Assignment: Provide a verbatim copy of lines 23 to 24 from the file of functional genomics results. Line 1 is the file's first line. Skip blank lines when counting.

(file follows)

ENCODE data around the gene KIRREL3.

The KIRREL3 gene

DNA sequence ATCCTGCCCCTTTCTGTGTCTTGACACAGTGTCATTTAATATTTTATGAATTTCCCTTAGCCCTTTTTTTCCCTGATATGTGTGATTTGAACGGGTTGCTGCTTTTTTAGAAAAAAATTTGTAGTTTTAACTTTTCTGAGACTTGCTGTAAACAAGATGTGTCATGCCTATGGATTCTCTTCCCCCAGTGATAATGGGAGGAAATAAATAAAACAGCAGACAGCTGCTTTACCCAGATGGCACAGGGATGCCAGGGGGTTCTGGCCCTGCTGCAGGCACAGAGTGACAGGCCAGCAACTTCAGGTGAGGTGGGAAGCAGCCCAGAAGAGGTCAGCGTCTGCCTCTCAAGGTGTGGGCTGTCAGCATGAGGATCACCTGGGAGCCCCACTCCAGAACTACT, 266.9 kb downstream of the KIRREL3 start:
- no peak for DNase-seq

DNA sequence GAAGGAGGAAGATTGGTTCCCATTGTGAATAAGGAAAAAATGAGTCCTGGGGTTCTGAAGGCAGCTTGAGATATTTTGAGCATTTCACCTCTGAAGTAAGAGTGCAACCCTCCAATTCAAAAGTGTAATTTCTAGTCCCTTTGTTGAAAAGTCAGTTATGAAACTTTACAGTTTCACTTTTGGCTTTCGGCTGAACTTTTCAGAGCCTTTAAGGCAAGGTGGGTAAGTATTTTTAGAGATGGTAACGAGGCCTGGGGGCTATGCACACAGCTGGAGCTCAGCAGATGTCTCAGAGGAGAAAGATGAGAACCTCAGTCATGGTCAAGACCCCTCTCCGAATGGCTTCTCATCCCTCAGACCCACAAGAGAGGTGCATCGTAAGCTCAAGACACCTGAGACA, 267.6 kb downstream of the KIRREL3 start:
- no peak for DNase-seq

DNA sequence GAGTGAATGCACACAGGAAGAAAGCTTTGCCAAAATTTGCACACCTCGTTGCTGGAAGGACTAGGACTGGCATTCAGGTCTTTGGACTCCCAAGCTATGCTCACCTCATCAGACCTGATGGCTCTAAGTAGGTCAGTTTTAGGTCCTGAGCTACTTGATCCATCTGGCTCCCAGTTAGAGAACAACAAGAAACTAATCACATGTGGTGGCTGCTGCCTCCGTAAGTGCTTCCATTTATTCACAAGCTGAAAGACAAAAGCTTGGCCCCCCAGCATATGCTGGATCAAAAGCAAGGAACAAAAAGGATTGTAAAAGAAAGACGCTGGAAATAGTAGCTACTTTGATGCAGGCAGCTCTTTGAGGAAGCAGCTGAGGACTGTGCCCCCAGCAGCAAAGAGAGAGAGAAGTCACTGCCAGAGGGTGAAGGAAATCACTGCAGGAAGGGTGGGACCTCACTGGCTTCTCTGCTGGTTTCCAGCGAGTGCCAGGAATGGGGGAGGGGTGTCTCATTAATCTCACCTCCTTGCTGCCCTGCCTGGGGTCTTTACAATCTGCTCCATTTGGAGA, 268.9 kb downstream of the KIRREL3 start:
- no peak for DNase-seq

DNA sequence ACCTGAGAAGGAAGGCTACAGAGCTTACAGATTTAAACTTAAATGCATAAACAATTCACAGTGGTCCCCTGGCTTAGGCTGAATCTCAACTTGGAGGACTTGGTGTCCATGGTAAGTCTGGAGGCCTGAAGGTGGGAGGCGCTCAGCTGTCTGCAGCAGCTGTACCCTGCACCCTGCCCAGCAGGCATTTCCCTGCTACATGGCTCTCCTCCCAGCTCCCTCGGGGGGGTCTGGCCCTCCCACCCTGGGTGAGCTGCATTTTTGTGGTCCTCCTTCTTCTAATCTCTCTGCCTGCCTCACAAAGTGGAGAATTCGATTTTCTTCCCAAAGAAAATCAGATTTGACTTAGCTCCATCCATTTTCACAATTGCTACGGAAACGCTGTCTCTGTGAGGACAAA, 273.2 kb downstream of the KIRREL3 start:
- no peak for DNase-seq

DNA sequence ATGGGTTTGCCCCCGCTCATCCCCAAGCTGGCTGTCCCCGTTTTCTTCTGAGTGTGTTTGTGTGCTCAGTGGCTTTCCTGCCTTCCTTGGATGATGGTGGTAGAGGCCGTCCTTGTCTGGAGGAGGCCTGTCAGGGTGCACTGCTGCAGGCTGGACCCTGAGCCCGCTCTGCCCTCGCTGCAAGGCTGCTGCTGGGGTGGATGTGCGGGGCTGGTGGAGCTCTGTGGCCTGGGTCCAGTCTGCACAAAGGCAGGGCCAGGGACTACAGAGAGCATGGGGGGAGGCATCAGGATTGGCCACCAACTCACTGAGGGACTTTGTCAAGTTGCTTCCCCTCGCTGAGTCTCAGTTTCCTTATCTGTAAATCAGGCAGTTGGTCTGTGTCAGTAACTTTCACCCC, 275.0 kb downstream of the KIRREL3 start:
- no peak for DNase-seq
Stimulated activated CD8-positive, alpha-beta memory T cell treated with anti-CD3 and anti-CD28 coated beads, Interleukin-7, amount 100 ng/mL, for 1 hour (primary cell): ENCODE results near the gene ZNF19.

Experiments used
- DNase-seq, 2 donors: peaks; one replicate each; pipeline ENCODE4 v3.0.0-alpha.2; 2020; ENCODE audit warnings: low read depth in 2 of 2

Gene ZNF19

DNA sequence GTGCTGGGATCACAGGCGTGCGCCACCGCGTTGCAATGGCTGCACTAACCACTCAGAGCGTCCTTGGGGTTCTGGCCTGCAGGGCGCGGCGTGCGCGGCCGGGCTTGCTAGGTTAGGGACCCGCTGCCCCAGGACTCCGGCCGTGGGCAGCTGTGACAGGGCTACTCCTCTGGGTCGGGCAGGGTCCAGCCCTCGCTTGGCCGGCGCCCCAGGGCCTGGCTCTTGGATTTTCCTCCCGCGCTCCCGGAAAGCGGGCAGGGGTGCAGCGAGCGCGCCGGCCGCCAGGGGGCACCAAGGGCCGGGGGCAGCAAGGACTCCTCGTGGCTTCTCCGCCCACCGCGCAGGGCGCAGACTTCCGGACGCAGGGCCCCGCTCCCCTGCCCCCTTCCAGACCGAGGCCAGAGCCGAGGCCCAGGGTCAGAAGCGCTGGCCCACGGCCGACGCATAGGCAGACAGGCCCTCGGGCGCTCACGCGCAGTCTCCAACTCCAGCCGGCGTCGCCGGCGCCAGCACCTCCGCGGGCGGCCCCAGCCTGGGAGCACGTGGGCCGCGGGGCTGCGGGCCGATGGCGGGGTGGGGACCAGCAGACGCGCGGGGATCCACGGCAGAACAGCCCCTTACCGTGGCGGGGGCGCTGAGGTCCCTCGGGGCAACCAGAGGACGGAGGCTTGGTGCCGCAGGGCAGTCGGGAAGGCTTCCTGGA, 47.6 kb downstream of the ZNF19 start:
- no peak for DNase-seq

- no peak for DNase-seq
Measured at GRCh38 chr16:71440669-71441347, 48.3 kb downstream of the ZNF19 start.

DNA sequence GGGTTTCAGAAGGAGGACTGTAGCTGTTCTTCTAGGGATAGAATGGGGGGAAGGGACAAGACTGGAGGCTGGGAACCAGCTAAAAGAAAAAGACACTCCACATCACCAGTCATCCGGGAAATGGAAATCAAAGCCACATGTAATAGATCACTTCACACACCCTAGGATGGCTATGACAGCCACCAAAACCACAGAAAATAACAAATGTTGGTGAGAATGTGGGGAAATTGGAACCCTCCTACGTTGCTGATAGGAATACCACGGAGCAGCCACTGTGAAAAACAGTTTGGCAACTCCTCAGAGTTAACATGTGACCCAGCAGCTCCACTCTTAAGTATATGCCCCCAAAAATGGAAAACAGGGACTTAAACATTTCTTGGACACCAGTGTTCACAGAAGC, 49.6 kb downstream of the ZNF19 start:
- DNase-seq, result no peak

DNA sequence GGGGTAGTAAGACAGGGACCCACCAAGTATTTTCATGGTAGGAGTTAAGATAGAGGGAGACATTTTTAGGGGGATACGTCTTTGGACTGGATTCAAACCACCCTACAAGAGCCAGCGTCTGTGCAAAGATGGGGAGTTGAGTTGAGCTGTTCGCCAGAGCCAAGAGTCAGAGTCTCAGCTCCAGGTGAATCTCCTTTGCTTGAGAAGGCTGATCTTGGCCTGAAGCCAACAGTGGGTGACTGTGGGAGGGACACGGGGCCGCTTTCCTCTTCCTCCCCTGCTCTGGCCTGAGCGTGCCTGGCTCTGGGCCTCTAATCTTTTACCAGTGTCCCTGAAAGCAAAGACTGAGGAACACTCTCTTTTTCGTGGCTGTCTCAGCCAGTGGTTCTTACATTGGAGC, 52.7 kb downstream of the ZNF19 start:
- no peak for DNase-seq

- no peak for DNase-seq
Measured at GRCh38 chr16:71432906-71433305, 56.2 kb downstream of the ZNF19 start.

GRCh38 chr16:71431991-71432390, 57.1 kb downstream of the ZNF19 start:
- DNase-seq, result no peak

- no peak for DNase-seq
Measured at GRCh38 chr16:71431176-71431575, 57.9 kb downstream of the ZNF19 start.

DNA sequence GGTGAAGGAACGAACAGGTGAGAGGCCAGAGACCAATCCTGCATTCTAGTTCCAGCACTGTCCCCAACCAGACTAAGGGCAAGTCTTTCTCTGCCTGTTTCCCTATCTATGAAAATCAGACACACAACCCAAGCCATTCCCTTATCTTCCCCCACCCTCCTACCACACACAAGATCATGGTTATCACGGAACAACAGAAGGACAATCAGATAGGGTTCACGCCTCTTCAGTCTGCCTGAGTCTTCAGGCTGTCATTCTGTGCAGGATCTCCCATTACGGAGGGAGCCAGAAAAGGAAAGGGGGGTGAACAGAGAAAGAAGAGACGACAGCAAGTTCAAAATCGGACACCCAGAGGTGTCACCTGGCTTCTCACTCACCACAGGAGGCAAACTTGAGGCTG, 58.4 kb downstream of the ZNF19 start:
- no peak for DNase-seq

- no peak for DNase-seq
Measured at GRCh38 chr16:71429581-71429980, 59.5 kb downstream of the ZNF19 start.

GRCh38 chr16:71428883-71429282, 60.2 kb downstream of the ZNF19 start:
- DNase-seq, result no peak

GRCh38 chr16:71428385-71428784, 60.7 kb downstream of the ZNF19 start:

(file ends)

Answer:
DNA sequence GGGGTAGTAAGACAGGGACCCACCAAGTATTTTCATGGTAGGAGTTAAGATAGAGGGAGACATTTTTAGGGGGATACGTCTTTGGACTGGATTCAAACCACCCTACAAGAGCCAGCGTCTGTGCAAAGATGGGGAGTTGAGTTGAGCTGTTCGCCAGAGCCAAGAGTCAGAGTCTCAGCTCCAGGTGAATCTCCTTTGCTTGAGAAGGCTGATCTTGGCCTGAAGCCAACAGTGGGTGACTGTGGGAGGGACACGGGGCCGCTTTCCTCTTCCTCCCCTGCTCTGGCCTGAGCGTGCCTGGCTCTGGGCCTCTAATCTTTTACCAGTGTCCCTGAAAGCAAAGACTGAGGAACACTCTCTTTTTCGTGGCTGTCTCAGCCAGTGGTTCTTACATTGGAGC, 52.7 kb downstream of the ZNF19 start:
- no peak for DNase-seq